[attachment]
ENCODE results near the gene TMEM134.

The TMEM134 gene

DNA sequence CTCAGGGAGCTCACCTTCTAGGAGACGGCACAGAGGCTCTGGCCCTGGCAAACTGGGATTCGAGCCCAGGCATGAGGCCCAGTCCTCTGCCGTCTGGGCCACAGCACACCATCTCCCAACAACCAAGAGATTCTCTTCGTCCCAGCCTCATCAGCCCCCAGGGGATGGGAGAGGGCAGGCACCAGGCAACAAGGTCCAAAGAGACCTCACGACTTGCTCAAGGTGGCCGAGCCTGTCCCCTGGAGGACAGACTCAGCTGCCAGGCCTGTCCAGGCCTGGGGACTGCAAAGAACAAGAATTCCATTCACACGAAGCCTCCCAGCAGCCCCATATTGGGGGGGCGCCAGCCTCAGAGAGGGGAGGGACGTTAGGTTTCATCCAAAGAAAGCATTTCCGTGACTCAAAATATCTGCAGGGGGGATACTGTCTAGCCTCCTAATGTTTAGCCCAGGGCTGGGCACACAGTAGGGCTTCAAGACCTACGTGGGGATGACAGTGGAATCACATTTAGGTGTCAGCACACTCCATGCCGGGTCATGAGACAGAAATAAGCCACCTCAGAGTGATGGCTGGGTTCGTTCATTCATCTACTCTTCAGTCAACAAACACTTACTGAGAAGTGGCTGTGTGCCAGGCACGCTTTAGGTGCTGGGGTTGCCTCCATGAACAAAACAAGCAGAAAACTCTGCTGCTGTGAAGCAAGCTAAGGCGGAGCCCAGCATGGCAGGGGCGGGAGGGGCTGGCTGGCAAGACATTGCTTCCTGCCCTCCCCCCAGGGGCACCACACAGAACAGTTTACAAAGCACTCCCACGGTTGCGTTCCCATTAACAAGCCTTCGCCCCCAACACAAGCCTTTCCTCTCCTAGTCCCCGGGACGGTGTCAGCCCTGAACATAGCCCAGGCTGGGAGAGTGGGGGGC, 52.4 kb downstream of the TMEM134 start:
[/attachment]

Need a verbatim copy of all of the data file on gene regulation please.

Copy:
ENCODE results near the gene TMEM134.

The TMEM134 gene

DNA sequence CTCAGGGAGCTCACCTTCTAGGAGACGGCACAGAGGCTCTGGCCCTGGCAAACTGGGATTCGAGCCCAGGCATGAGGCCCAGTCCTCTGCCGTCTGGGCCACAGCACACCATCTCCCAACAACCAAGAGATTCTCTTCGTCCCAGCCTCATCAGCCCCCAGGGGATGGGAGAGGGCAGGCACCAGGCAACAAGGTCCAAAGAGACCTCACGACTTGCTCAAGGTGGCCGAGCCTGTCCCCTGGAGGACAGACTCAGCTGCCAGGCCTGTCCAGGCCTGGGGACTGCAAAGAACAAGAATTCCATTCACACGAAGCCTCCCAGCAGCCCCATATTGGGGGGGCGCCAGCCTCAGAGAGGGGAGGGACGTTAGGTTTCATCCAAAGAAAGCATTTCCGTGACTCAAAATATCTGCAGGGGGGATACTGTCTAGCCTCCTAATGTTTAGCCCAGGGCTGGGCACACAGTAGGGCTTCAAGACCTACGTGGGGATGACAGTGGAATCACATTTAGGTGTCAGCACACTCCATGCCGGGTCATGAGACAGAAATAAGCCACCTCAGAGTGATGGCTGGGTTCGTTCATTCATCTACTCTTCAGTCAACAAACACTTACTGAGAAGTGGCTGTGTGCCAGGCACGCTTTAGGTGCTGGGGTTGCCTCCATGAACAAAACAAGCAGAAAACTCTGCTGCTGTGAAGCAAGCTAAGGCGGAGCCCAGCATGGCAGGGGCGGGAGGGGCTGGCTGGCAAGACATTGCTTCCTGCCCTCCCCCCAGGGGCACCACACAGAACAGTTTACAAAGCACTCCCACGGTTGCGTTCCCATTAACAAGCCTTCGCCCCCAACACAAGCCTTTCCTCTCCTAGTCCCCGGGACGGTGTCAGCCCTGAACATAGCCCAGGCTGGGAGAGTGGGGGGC, 52.4 kb downstream of the TMEM134 start: